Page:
But it could also be that Councillor Di Giorgio, in his first kick at the can as budget chief, is now staring into the hard reality of Mayor Ford’s voodoo economic model for running the finances of the city. Cut revenues, cut the gravy but whatever you do don’t cut services the public actually wants. Those are much tougher numbers to crunch. And if all that easy waste wasn’t nearly as prevalent as the mayor claimed?

Well, that’s enough to make any budget chief look for a little guidance from the big guy upstairs.

The almost impossible task the budget chief faces was made glaringly apparent at yesterday’s budget committee meeting. City staff reported a $58+ million projected surplus after the 2nd quarter of 2013, made up largely of bigger than expected revenues from the Land Transfer Tax and money saved from unfilled staff vacancies, now in excess of 2500 positions including in vital departments like Human Resources, Planning, Health and IT. squaringthecircleIn order to keep the city in the black, it seems, the budget chief is going to have to keep that tax revenue coming in and maintain a freeze on making new hires.

The problem arises, however, when his boss wants to reduce that particular tax by 10% and preserve the façade of putting customer service first and foremost which entails keeping departments properly staffed up. Cut revenue and increase costs. It’s a difficult equation to keep in balance. Less money in + more money out = the same 0 it has to be every year.

To be fair to this administration, not filling staff vacancies – ‘gapping’, to use the euphemism — didn’t start in 2010. It has been an ongoing issue for some time now as an unobtrusive way to keep costs contained that isn’t immediately felt by the general public. A slight delay here. An unreturned call there. An accumulation of neglect owing to fewer and fewer bodies present to do the jobs that need getting done. workaloneKicking the can down the road, essentially, in the name of fiscal prudence.

Things become acute however when such gapping is combined with a downward pressure on revenues. Never mind hiring to fill in the gaps. The gaps just get bigger, deeper.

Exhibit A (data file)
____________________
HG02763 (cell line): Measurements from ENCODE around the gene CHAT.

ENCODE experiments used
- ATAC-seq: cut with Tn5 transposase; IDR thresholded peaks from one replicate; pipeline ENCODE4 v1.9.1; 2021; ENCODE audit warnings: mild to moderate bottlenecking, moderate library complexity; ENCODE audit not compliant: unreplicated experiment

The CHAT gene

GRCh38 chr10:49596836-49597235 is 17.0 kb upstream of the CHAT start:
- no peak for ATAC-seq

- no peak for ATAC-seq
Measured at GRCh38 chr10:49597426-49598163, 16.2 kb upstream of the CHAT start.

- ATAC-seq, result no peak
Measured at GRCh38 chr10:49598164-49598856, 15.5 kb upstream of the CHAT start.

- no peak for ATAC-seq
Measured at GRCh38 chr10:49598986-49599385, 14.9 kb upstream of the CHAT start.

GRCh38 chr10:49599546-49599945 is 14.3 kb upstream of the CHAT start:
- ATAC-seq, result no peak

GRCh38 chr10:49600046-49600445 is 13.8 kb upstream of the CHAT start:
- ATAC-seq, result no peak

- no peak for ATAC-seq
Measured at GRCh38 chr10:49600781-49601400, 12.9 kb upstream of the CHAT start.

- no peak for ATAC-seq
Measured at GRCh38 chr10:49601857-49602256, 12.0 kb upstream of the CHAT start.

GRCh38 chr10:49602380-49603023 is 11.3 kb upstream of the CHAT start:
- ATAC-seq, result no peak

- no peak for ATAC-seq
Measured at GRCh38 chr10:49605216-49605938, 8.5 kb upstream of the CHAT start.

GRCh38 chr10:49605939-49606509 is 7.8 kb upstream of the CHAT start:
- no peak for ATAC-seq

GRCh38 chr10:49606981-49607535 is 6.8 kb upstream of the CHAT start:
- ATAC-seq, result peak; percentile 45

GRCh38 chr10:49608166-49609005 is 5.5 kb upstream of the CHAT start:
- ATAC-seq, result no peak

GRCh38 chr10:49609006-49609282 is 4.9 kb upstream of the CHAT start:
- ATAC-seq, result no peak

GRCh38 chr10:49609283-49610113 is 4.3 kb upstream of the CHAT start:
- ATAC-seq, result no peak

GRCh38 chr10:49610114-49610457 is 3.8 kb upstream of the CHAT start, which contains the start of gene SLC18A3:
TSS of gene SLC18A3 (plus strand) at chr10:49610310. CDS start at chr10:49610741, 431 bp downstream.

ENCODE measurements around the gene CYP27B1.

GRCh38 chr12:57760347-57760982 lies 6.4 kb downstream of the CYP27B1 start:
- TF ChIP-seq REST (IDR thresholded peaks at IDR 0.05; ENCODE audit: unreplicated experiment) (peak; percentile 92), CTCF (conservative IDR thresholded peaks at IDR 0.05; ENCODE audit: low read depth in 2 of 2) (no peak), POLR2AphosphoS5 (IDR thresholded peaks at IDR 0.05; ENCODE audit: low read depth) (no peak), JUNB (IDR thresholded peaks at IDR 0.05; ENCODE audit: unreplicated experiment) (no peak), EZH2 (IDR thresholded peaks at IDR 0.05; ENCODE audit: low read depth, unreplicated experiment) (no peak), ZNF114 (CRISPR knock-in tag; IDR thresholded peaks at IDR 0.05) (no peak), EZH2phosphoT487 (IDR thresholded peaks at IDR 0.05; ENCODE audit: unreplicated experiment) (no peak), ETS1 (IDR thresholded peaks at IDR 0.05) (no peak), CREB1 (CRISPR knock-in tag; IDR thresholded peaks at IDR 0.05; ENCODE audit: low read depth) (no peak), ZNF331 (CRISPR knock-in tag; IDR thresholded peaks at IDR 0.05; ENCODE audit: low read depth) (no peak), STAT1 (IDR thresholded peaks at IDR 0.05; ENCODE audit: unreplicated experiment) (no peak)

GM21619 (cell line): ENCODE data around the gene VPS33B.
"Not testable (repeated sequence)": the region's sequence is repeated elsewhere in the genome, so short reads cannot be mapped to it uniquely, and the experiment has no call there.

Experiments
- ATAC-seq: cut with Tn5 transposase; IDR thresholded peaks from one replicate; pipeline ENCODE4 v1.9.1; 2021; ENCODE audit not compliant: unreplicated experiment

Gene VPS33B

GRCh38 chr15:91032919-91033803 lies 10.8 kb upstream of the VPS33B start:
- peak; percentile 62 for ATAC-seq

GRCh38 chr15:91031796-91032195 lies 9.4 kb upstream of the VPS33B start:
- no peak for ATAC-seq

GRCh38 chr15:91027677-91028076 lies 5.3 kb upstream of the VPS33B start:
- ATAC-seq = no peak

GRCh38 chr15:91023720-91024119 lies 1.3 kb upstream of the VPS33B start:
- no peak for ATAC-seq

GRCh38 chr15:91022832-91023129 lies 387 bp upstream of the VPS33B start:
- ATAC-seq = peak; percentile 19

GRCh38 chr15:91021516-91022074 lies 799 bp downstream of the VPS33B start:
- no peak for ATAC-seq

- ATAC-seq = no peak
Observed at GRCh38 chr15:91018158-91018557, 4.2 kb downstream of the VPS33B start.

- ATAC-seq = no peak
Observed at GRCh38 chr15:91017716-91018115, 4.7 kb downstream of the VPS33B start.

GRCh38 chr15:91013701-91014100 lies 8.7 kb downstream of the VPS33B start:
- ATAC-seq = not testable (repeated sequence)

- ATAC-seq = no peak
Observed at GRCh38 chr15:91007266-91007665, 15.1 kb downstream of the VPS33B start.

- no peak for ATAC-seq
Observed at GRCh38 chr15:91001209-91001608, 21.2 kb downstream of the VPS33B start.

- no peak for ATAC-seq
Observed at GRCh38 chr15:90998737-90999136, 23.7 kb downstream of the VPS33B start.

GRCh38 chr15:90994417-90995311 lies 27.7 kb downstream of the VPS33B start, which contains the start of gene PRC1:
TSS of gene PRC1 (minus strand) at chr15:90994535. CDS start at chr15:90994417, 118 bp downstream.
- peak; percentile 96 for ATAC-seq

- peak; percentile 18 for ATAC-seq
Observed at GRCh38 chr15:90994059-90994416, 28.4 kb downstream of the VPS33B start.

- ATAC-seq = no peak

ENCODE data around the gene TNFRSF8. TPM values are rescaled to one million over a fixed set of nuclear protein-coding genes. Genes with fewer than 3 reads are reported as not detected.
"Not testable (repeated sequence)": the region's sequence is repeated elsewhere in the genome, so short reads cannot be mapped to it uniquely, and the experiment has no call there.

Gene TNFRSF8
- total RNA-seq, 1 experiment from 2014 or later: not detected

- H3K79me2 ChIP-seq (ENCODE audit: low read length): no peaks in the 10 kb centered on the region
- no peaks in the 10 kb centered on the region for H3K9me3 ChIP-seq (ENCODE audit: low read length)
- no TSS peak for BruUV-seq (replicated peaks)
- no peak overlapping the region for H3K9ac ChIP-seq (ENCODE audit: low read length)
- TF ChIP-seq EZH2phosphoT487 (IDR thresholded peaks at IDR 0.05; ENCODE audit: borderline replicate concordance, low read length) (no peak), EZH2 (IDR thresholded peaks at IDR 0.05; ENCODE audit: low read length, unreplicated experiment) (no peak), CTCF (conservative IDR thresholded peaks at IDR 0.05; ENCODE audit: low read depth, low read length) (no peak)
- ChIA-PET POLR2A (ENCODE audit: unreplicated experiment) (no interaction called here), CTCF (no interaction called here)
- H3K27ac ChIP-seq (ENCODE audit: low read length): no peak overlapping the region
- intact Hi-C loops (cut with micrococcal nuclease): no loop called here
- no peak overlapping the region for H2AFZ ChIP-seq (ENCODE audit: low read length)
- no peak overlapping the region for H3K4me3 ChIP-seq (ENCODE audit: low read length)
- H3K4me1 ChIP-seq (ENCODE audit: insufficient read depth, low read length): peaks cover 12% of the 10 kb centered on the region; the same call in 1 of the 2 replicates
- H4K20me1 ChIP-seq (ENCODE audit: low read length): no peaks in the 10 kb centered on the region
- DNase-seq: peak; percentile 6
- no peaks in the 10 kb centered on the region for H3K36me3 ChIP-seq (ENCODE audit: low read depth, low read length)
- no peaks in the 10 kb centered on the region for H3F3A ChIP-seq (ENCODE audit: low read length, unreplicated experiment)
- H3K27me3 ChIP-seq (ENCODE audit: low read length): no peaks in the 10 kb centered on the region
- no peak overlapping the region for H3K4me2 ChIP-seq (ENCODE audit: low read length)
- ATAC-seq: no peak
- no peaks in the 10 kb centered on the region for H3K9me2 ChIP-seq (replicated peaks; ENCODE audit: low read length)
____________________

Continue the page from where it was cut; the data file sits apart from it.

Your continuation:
Under questioning from councillors, City Manager Joe Pennachetti admitted that maybe they had cut a little too much in the Human Resources department at City Hall over the last few years. So there aren’t enough people to hire other people in other departments. The gaps just get bigger, deeper.

Team Ford stalwart and budget committee member Councillor Frances Nunziata tried to suggest that many of these unfilled vacancies were unnecessary management positions that didn’t affect front line services. The city manager gently disagreed, saying the bulk of the vacancies were front line workers. He will deliver a report to next month’s meeting setting out the numbers in more detail.texaschainsawmassacre

But it’s hard to believe that the 36 vacancies in the planning department, say, are unnecessary management type positions. The understaffing in that vital department has long been decried, going back to at least the Miller years if not before but it’s staggering to think that it’s continuing all during the building boom that the city has been experiencing, not to mention the fact that we’re also reviewing our Official Plan… with a depleted planning department.

The city manager did point out that Toronto isn’t the only municipality experiencing problems hiring qualified people to fill its bureaucratic ranks. Competition is tight from competing cities as well as the private sector. It’s not as easy as just topping up your human resources department and telling them to go out and get hiring.